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Old Aug 9, 2009, 3:25 AM   #1
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Default nuts!!

We've had a walnut tree in the garden for years and last year was the first time it had nuts on it but before they were allowed to ripen the squirrels stripped it of all of them - almost overnight. This year the same thing happened but they seemed to be mocking us by sitting on the fence posts eating them but at least they posed for a few photos. I've taken loads but can't seem to get them focused where I want - at first I thought it was the lens (Pentax 55-300 F4-5.8) but then found a different picture that looked perfectly focused so I guess its me (always blame the tools first). Here's the best example of the ones I've taken, adjusted the levels slightly to lighten it but looks a bit wishy-washy now to me (good technical term) - will have to wait until next year to try again.......

Cheers, Michael
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Old Aug 9, 2009, 6:01 AM   #2
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They are so cute, lovely shot.


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Old Aug 9, 2009, 11:09 AM   #3
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Nice shot!

The battle begins when you decide you want to deny them the nuts. When it comes to food, I think they are the most tenacious animals I have ever encountered.

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Old Aug 9, 2009, 12:21 PM   #4
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Hey Doc,
the problem may be the equipment after all... the 55-300 is a good lens but, seem to be notorious for either back focusing or front focusing. Fortunately you have the K20 and can adjust for that in the auto focus menu.
It looks to me like you might be back focusing just a little, notice the tail is more focused than the face, if you were focusing on the face, then it's the lens, if you were focusing on the tail... well, you need to aim better! I use spot meter and spot focus settings for that very reason.

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Old Aug 9, 2009, 1:12 PM   #5
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GW - I noticed that it had focused on the tail but I can't be sure whether its the lens or me. I didn't realise that I could adjust the autofocus in the camera to adjust for it, just read the manual and it seems a relatively easy thing to do. If the weather is good next week I will have to dig out my tripod and have a bit of a play and see if I can sort it out - probably me though as don't have the steadiest of hands. If it is the lens that would be good as will be more likely to use it more if the results are better than I've been getting generally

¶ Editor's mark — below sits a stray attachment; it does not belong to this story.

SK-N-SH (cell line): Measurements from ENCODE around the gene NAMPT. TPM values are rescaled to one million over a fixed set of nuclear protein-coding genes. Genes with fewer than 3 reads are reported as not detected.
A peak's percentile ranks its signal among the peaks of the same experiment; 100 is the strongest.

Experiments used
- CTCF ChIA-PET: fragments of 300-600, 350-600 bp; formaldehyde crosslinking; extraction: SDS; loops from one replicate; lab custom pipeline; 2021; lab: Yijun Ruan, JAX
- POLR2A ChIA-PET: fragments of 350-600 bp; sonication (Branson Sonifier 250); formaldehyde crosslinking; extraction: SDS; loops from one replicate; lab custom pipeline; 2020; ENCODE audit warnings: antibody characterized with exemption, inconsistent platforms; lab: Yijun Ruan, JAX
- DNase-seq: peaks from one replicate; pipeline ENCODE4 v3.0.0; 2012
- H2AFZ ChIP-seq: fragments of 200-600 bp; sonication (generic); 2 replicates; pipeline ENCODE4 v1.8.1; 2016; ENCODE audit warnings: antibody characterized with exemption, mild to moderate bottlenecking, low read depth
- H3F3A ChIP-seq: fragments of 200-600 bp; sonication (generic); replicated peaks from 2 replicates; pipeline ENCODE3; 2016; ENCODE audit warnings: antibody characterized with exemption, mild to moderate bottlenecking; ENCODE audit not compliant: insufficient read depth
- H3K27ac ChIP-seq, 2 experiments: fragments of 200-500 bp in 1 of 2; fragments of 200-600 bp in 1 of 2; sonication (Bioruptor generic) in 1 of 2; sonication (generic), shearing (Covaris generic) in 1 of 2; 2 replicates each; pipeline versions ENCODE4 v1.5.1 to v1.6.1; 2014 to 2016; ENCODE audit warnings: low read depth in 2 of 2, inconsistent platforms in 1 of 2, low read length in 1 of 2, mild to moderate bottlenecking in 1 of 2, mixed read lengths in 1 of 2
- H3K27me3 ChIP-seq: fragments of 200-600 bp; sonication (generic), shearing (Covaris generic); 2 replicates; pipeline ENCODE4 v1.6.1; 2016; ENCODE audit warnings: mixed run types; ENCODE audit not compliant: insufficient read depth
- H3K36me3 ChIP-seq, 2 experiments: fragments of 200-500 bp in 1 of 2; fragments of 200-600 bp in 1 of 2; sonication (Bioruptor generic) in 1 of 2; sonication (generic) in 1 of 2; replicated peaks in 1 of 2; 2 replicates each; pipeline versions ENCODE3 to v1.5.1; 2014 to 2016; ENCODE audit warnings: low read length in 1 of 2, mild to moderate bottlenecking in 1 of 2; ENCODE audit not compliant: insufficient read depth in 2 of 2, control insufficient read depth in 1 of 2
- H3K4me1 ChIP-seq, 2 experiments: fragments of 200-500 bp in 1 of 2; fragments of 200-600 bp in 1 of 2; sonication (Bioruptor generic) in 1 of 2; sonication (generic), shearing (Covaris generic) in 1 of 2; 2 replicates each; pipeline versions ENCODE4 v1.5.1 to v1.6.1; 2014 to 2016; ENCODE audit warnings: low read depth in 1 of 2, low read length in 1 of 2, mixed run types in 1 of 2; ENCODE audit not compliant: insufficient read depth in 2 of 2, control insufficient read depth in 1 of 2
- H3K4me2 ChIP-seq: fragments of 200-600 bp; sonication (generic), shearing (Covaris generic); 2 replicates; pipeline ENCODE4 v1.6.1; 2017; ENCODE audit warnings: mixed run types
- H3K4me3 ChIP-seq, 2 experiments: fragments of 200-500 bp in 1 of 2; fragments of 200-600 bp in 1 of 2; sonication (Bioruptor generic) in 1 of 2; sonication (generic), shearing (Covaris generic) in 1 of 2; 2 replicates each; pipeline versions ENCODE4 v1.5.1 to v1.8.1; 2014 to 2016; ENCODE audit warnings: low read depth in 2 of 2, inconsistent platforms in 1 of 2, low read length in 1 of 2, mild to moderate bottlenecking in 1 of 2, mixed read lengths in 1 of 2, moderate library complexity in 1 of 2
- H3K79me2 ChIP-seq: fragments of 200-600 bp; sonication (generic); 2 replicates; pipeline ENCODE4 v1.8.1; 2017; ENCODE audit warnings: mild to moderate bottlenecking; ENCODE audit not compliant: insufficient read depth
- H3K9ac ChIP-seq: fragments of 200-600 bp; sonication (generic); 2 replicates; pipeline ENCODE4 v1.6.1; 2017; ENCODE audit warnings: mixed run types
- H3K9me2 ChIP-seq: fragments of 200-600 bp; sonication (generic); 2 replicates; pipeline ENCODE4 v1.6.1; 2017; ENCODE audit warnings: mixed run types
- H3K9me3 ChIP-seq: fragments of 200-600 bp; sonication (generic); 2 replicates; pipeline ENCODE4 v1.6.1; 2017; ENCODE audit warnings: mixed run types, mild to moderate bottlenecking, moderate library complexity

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Old Aug 9, 2009, 4:29 PM   #6
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There is often more in an image than is apparent at first look. A little more aggressive post processing can often salvage an image even if it isn't perfect. Here is what a quickie attempt yielded - I hope you don't mind.

Before making any adjustments, make sure it is the lens and not your technique. Remember that at telephoto lengths depth of field is often very shallow - spot focusing on the eye might have helped (a sharp eye can make an otherwise unsharp image acceptable).

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Last edited by penolta; Aug 9, 2009 at 4:41 PM.
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Old Aug 9, 2009, 10:26 PM   #7
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Nice edit, Penolta..
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Old Aug 10, 2009, 1:45 PM   #8
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thanks Penolta, much nicer colours - perhaps a bit saturated for my eyes but that might be my screen.

Had a quick play with the lens this evening and I think its more likely me than the lens, but I will set up my tripod and an inanimate object at the weekend and see how it focuses on it and whether there is a problem, and then make any adjustments if I need to.

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Old Aug 10, 2009, 2:15 PM   #9
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Take a look around the internet for focus charts - there's several different varieties available. If you follow the directions available with them, you can get a much more accurate idea of how much or how little front or back focusing a lens might have. Using an object doesn't always give you an accurate picture of what's going on (as you found out with the squirrel - there's often an operator componenet and you'll be able to remove that when using a focusing chart).
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